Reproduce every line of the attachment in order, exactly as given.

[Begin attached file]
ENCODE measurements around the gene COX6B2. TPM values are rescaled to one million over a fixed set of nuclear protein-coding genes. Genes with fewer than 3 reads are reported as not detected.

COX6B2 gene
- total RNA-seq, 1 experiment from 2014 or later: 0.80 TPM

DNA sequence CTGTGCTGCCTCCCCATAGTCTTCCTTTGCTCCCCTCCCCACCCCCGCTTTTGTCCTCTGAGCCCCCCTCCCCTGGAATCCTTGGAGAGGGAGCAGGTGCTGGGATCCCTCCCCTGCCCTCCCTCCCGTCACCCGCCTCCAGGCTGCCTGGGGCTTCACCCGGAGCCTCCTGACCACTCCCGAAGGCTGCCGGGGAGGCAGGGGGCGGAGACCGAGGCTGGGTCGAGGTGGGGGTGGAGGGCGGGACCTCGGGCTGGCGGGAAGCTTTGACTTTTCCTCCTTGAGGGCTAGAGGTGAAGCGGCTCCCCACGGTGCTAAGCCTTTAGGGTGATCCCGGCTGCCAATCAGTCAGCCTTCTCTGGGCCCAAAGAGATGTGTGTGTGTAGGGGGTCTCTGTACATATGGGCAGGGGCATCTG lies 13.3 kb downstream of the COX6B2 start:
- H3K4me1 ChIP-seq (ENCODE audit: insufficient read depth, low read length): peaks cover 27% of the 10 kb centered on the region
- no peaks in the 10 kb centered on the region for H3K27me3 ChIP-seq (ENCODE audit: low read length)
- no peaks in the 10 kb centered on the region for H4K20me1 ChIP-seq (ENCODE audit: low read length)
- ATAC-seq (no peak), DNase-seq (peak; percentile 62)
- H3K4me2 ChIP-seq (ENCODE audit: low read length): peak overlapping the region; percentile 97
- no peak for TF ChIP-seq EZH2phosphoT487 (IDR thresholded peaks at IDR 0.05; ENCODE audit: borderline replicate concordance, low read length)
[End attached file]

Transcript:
ENCODE measurements around the gene COX6B2. TPM values are rescaled to one million over a fixed set of nuclear protein-coding genes. Genes with fewer than 3 reads are reported as not detected.

COX6B2 gene
- total RNA-seq, 1 experiment from 2014 or later: 0.80 TPM

DNA sequence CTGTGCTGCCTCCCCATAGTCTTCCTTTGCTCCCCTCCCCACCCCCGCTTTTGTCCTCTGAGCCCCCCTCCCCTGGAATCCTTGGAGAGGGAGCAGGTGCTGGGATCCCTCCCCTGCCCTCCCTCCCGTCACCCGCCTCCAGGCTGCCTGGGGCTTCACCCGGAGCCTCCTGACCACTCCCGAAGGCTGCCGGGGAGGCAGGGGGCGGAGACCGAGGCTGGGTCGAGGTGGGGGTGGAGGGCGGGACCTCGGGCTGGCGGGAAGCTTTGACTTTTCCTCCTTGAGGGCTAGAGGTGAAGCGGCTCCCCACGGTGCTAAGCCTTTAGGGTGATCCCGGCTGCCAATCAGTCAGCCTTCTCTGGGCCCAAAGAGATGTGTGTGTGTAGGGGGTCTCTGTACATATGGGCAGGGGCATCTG lies 13.3 kb downstream of the COX6B2 start:
- H3K4me1 ChIP-seq (ENCODE audit: insufficient read depth, low read length): peaks cover 27% of the 10 kb centered on the region
- no peaks in the 10 kb centered on the region for H3K27me3 ChIP-seq (ENCODE audit: low read length)
- no peaks in the 10 kb centered on the region for H4K20me1 ChIP-seq (ENCODE audit: low read length)
- ATAC-seq (no peak), DNase-seq (peak; percentile 62)
- H3K4me2 ChIP-seq (ENCODE audit: low read length): peak overlapping the region; percentile 97
- no peak for TF ChIP-seq EZH2phosphoT487 (IDR thresholded peaks at IDR 0.05; ENCODE audit: borderline replicate concordance, low read length)